Feb 5 2023 By Norris Burkes
Let Your “Yes” be “Yes” and Your “No” be “No”
I know you’d never expect to see the word “hate” in a spiritual column, but I hate
I’m a sworn enemy of long questionnaires and confusing forms that require multiple yes, no or “If-yes-then …” questions.
In my world, forms are like puzzles – I can do neither. My carelessly rushed answers tend to skew the results.
If I forget to check a box, I must redo the form. My pencil slips. Loan denied.
Wrong info on my resume. Application rejected. (Or maybe elected to Congress?)
However, there’s one inquisition I’ll tolerate. It’s the 50-question health questionnaire I complete each time I donate platelets at the Vitalant blood bank. (Vitalant.org)
“What are platelets?” you ask.
They are the cells circulating in our blood that bind together when they recognize damaged blood vessels. In short, they stop us from bleeding to death from a papercut.
I began donating platelets in the Air Force where our officers tended to get a lot of papercuts.
Aside from the finger-prick blood test, the worst donor moment is the insufferable questionnaire.
Since most responses are a simple “no,” I’m usually able to quickly complete the questionnaire on my smartphone.
It starts easily enough, asking me to verify current info: Last name, first, address, phone, date of birth … okay, I can do this.
Then, the medical-history questions.
“Did you eat any angry cow in Europe between 1980 and 1990?”
“Have you ever had a positive test result for Babesia? Do you have hereditary hemochromatosis?”
Uh, “no,” I think.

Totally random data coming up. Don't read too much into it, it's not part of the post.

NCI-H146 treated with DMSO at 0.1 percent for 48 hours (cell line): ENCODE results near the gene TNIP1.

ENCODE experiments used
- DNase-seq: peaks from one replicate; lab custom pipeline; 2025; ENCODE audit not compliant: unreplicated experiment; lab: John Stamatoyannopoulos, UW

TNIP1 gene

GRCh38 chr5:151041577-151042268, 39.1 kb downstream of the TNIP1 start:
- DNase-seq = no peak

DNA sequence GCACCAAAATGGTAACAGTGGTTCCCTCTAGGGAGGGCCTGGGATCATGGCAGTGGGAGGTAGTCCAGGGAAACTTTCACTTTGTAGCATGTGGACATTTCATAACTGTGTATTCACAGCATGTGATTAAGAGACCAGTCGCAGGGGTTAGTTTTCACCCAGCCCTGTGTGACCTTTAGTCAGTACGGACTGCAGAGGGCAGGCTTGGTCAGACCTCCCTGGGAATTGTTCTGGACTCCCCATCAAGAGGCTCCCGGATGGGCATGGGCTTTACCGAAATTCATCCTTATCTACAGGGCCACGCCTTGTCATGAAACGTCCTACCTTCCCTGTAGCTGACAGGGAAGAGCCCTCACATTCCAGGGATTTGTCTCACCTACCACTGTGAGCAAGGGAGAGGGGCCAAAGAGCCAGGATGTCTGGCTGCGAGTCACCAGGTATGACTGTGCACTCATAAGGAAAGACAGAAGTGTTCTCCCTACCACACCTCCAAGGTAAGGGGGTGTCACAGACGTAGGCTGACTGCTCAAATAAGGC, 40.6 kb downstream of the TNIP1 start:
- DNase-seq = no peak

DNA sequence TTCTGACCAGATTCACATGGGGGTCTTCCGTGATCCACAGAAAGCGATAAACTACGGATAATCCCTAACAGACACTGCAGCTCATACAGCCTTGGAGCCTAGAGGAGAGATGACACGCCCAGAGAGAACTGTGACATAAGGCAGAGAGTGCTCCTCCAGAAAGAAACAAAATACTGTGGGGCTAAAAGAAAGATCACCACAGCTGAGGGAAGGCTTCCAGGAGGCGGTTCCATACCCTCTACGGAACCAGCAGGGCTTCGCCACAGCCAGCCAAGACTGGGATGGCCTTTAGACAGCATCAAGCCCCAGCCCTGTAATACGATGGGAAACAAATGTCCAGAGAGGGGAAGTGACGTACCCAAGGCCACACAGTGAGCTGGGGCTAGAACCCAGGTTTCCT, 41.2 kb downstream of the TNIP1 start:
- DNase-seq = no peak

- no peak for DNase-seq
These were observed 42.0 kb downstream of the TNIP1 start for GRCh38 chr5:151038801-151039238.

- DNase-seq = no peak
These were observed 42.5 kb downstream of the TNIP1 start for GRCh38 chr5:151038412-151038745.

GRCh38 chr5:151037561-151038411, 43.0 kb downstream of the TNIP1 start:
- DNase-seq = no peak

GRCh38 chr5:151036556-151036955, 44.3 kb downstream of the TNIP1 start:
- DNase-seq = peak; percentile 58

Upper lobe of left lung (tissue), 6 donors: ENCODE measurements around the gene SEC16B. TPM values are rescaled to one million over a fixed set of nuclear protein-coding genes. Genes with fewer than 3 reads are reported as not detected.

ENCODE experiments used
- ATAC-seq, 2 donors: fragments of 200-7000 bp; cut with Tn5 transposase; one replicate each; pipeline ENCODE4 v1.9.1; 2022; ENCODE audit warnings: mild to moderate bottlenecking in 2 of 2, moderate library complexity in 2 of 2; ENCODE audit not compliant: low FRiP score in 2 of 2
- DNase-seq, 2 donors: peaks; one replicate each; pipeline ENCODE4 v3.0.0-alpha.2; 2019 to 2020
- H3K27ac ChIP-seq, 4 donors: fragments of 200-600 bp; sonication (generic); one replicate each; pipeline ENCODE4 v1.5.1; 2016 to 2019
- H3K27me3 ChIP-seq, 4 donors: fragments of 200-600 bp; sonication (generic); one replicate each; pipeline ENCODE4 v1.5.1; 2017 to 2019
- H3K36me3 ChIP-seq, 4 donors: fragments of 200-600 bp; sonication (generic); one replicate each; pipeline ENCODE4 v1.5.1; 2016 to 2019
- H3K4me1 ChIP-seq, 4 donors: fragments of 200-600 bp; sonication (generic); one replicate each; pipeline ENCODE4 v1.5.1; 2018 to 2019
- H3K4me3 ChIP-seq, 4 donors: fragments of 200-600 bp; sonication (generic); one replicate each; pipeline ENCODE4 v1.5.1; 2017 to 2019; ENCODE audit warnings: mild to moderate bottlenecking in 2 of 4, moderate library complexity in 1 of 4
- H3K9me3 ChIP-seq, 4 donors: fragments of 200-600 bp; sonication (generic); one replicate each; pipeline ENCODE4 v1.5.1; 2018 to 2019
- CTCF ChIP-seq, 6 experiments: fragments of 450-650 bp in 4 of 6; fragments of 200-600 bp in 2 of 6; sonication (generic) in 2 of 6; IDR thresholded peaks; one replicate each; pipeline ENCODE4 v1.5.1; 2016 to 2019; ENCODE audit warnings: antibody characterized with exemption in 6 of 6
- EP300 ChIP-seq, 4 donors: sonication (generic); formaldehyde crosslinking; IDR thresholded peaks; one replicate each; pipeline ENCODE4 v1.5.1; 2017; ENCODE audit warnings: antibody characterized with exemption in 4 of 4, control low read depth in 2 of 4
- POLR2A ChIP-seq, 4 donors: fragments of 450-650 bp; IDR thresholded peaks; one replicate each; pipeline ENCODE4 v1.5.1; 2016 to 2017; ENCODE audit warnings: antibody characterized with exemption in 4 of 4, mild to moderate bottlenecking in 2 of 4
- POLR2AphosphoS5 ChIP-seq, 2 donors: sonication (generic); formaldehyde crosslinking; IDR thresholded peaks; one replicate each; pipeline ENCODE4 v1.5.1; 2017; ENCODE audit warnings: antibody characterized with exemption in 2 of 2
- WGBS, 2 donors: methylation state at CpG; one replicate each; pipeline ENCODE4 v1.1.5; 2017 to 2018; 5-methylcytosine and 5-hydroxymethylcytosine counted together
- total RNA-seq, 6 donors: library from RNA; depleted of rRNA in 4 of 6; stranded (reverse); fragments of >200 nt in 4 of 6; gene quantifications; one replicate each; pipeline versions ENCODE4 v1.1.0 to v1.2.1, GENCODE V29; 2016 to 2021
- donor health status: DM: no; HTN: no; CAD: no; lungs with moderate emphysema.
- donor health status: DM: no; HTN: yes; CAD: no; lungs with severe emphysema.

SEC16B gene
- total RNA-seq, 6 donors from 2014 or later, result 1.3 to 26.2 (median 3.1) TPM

“Has your doctor told you that you or a family member has Human Werewolf Syndrome or Geographic Tongue disease?
OK, I was daydreaming on that one, but when I’m asked if I’ve had any tattoos or piercings recently, I mostly answer, “No.”
However, I make regular trips to Honduras for Chispa Project, but not into the malaria-prone countryside.
The final questions always get personal, asking if I’ve made contacts in a “biblical” way.
“In the past 3 months, have you received money, drugs or other payment for sex?”
I can never say “no” fast enough. I submit my finished questionnaire and
present my clean arms for the 90-minute event.
Then, perhaps still thinking of those intrusive sex questions, I told the nurse that my wife and I were celebrating our 43rd anniversary.
“Congratulations,” she said with a questioning tone.
“Yet according to your responses, you’re saying you’ve had sex with a prostitute during the last three months.”
“Before that, then?”
“No, not before, not ever. This is my 43rd anniversary today,” I said, repeating my claim to fidelity and pure blood.
“Yes, you mentioned that. So, I assumed you mistakenly answered, ‘yes.’”
“I get in a hurry sometimes. Can’t you change it?”
With a cherub expression, I piously laced my argument with my unbroken fidelity record — all in hopes I would influence the nurse to fix my careless mistake.
Alas, I began to see that sometimes to do some good, I have to tolerate annoying things like health questionnaires.
I can’t excuse myself from doing good just because I have to do the uncomfortable. Doing good sometimes requires a precise plan with carefully considered answers.
After an hour trying to talk some sense into the computer, the nurse announced, “The computer has ‘deferred’ you, meaning we should wait until next week.”
She spoke with an insinuation that there was a proper way to say “Yes” and “No.”
And my donation was a hard “NO” go.
As a person of faith, I probably should’ve heeded the words of Jesus when he encouraged his followers to be straightforward and deliberate with their answers.
“You don’t make your words true by embellishing them with religious lace. In making your speech sound more religious, it becomes less true. Just say ‘yes’ and ‘no.’” (The Message. Matthew 5:37).
Gladly, the nurse was able to grant me a “yes” for my return the following week.
Just say “yes” for the next Chispa volunteer trip to Honduras March 12 – 19 or June 18 – 25. Learn more at https://www.chispaproject.org/volunteertrip.html
Please read past columns or purchase books at Norris’s website, www.thechaplain.net. Send comments to [email protected] or 10556 Combie Rd. Suite 6643 Auburn, CA 95602 or via voicemail (843) 608-9715.